Criticism mounted Friday of Japan's top Finance Ministry bureaucrat after an alleged audio clip of him sexually harassing a female reporter emerged.
In the clip posted on the website of a weekly magazine publisher a day after it reported on the bureaucrat's behavior, a man purported to be Junichi Fukuda, vice finance minister, asks a reporter, "Can I give you a hug?" and "Can I touch your boobs?"
(Reporters await Junichi Fukuda, center back, as he leaves Finance Ministry)
The Shukan Shincho reported that Fukuda made sexually suggestive comments to female reporters while drinking. He denied the allegations when confronted by a reporter from the magazine.
Opposition parties stepped up calls for Fukuda to be sacked, although Finance Minister Taro Aso has said he does not plan to look into the matter, saying Fukuda has shown remorse.
Original Shukan Shincho article
Shukan Shincho released audio clip after Aso made clear that the ministry was not planning to probe allegations that a top Finance Ministry bureaucrat Junichi Fukuda sexually harassed a female reporter. The weekly magazine claims the clip is a recording of Fukuda saying the following:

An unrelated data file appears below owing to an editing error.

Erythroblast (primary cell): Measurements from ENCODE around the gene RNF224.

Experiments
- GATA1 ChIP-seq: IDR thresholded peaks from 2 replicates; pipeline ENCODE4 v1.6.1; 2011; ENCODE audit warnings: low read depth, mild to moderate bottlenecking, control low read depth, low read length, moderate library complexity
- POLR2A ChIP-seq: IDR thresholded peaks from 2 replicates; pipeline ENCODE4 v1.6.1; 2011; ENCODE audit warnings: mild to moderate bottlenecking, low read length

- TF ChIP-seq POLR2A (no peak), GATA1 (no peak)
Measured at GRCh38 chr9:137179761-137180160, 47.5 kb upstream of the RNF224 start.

-"Today, today...can I give you a hug?"
-"Well, is (your husband) the sort who wouldn't get off with other women, then?"
-"Will you get off with me once the budget passes?"
-"Let me tie your hands. Can I touch your boobs?"
An identical male voice is heard throughout the conversations that supposedly took place between the administrative vice minister and a female reporter, who remains anonymous. Her voice cannot be heard on the recording.
"We don't know how much of the story is true," Aso told reporters on Friday. "I believe, however, that this kind of speech is clearly regarded as sexual harassment."
Kenichiro Ueno, parliamentary vice finance minister, told a Diet session that he will check the content and authenticity of the audio clip.
The sexual harassment allegations come at a sensitive time for the administration of Prime Minister Shinzo Abe, hit by multiple scandals.
The Finance Ministry is under fire for its doctoring of documents related to state-owned property it sold at a discount to a school operator with ties to the prime minister's wife, Akie Abe.